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Time passes slowly up here in the mountains (and we like it that way) but there are big changes on the horizon for the Whistler Village Gondola. For the 2014-15 ski season Whistler’s only Village-to-alpine-direct lift will feature all-new, super-duper gondola cabins that will seat 8 people comfortably with their skis and snowboards firmly stored outside the cabin.

Time Travel: Whistler Village Gondy in 1992 (Whistler Museum/Whistler Question Collection), in 2013 and a rendering of next winter.

The upgrade is a long-awaited step into the future as Whistler’s more modern gondolas at Whistler Creekside or Blackcomb’s Excalibur already offer a much comfier ride, but there is some part of me that will miss the old “Village Gondy,” perhaps because I remember when they built it.

I was in seventh grade in 1988, and Myrtle Phillip Elementary School was right across from Whistler Village, about where Hy’s Steakhouse is now. That autumn we could watch from the classroom windows as the biggest helicopters anyone had ever seen hoisted the Village Gondola towers into place. The whup-whupping drone of spinning rotors didn’t seem to affect anyone’s concentrations as much as the excitement of knowing that what used to take three cold, slow chairlift rides would now be an epic straight-shot — bottom to top, one line up.

When opening day came along Whistler threw a huge party in the Village with free concerts on multiple stages. That sort of thing is expected these days but in 1988, to a 12-year-old kid, that shindig cemented my view that this was the coolest place on earth, Paradise City.

They called it a ten-person gondola at first, and we fit ten kids in on opening day but very quickly Whistler figured out that with everyone’s gear cramming any more than 7-8 people into those high, half-seat cabins felt sardine-can tight. But we loved it anyhow and the close quarters were great for meeting people — I met my first Hollywood movie director in the Whistler Village Gondola, and more than a few of my ski idols. I remember one time basically elbowing my buddy out of the way to grease my way into a nearly full gondola so I could ride 28 uninterrupted minutes with a girl I liked who would come up every weekend from Vancouver to race with the ski club.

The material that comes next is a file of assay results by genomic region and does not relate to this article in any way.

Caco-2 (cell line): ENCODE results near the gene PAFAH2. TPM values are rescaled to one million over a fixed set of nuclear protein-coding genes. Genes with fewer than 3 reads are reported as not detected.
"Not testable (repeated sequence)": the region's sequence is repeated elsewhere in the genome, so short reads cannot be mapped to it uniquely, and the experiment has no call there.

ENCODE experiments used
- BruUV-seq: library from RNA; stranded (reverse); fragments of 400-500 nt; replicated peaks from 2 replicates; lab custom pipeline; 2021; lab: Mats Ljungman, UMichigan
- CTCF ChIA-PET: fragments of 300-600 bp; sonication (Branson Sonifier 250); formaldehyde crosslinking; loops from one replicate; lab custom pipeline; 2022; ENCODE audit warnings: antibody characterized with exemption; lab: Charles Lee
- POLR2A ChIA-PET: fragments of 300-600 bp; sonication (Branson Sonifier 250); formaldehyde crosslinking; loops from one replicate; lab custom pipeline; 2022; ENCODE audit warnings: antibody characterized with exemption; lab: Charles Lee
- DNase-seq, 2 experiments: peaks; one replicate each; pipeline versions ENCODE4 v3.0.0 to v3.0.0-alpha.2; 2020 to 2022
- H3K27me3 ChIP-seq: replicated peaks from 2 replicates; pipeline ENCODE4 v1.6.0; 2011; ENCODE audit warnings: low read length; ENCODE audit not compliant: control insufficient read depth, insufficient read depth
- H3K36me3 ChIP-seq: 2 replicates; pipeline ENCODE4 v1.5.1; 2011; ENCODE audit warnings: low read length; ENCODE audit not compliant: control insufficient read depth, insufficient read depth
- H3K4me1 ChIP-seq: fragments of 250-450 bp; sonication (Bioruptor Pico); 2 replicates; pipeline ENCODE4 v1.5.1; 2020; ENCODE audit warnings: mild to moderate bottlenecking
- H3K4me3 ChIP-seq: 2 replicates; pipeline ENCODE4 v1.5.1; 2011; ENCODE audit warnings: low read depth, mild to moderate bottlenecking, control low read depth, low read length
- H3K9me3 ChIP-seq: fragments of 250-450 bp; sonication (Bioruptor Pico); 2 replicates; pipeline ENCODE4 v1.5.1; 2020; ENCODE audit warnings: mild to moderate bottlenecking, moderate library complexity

That may be the thing the Village Gondola will be best remembered for: it had a knack for creating romance. More than a few eventual marriages began within the glass walls of those cabins, and probably a few eventual children too. For us grade seven kids, however, it was like a futuristic transport machine that would whisk us up to a powdery candy land of marshmallow pillows and untouched vanilla icing snow bowls. There were a lot less people in town back then, so the mountains seemed twice as enormous (plus I was less than 5 feet tall so even the tamest jumps, side-hits and rollers felt massive).

A few months after the new gondy opened local skier Rob Boyd won the 1989 World Cup Downhill right here at home and Whistler went bonkers. The Village surged with more people than I had ever seen in one place before. It was such a party that a bunch of us kids ditched our parents and went for dinner by ourselves at the Cactus Grill, a Mexican joint in what is now 21 Steps. They had actual twelve-foot high cacti in there and I remember sitting around the table recounting “true” stories about hapless people who bought cactus only to find them bulging with baby tarantulas a few months later, their homes suddenly infested. We knew we’d be safe in Whistler though, just open a window and let the cold mountain air exterminate the beasts.

It’s funny what you remember from childhood and it’s a safe bet what you remember is different than the way it really was, but that new Village Gondola really did revolutionize Whistler Village. It also blazed a trail for everything from Exalibur Gondola up Blackcomb to the Whistler Mountain Bike Park to some of the biggest hotels in town. And of course, without the Village Gondola there would be no Garibaldi Lift Company, the greatest summer-winter après spot on the planet.

Yes, those old, resin-slicked “ten-person” gondola cabins have served us well these past 26 years, but it will sure be incredible to actually be able to sit down in the new ones. So this winter when you’re riding the Village Gondy make sure to throw up a fist for history, then high five the person next to you for the future.

The new Whistler Village Gondola cabins will be ready for Opening Day, November 2014. For future updates, or to plan a trip to be there for opening day, keep checking


Feet Banks moved to Whistler at age 12 so his parents could live the dream and ski as much as possible. He ended up living it too. After leaving home Feet did a few good stints in warmer climates and 4 years of writing school before returning to the mountains to make ski movies, hammer out a journalism career and avoid the 9-5 lifestyle as long as possible. He’s been a hay farmer, a hole digger, a magazine editor and has a jump named after him on Blackcomb Mountain, Feet’s Air. It’s tiny.